The central means of making this happen was cooking from scratch, using simple and inexpensive but healthy ingredients – my mother and step mother both worked full time, and often were going back to school in the evenings as well. And yet my step-mother also produced breakfast, packed lunches and dinners every single night through my entire childhood.
So perhaps I didn’t know any better when I went to college and graduate school and simply assumed that poverty and plentiful, good food weren’t necessarily incompatible. My friends and housemates and I cooked – we threw parties with elaborate meals and ate inexpensive foods – produce in season from farmer’s markets, often bought in bulk at the end of the day, meats from ethnic markets (goat curry was a big favorite), asian staples from the Chinese grocery store, backpacked from Chinatown, with 25 lb bags of rice in drag-behind grocery carts. I learned a hundred ways to make rice and beans.
I married a man who cooked and who had his own large repetoir of cheap, healthy dishes made from staples. We lived on baked sweet potatoes with greens and a cheese sauce with less cheese than roux (cheese was expensive) and learned to cook taro and plantain and duck eggs, which were cheaper than chicken eggs.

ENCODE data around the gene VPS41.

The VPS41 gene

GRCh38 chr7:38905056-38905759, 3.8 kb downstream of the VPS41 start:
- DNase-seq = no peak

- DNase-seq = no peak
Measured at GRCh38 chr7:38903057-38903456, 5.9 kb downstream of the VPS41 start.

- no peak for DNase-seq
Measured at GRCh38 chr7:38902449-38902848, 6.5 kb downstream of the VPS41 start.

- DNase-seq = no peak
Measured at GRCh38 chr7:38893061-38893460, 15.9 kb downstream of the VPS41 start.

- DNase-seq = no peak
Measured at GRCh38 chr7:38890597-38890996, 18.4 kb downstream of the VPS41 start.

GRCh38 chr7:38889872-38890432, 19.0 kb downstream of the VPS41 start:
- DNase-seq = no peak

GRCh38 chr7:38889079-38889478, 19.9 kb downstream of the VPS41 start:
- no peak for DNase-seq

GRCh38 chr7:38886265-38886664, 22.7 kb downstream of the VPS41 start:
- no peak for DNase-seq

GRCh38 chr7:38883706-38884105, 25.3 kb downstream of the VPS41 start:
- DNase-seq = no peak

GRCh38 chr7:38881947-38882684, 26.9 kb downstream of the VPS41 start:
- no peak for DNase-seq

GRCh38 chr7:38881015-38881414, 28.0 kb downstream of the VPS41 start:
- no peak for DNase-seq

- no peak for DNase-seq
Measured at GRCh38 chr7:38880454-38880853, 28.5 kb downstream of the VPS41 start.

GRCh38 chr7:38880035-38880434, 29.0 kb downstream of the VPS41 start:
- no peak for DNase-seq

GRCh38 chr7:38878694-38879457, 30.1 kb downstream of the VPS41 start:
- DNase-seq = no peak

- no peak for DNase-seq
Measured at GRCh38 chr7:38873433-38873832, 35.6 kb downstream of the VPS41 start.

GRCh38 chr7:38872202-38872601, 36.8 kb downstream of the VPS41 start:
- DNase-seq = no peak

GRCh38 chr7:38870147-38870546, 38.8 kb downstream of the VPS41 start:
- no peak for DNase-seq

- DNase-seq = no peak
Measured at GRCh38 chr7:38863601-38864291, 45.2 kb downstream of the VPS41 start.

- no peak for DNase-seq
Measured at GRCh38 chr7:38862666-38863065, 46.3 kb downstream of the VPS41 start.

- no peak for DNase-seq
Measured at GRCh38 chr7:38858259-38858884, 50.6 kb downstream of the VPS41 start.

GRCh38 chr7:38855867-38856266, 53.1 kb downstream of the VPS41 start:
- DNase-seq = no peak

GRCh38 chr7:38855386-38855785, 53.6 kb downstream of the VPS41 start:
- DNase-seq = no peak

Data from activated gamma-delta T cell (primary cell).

Eventually, I added more scruples – I started to care about how the produce was grown and how far my food travelled. I learned more about the pollution that contaminated the fish off the boats and about overfishing. I learned more than I wanted to know about how cheap meat was produced and stopped buying it. And we started keeping kosher. All of which should have sent our food budget skyrocketing, but didn’t – because the same basic strategies for eating that we used before worked fine. Kosher food is much more expensive if you eat a lot of meat and processed foods – it is quite cheap if your meals are mostly vegetarian and fresh. Eating locally is the same – if you want to eat local, organic leg of lamb regularly, you must either be affluent or grow your own. If you are content to save up for the occasional festival lamb, and eat meat about as often as is healthy anyway (less often, used as a condiment), and are creative with what is readily available and in season, then eating locally and organically is not significantly more expensive than eating.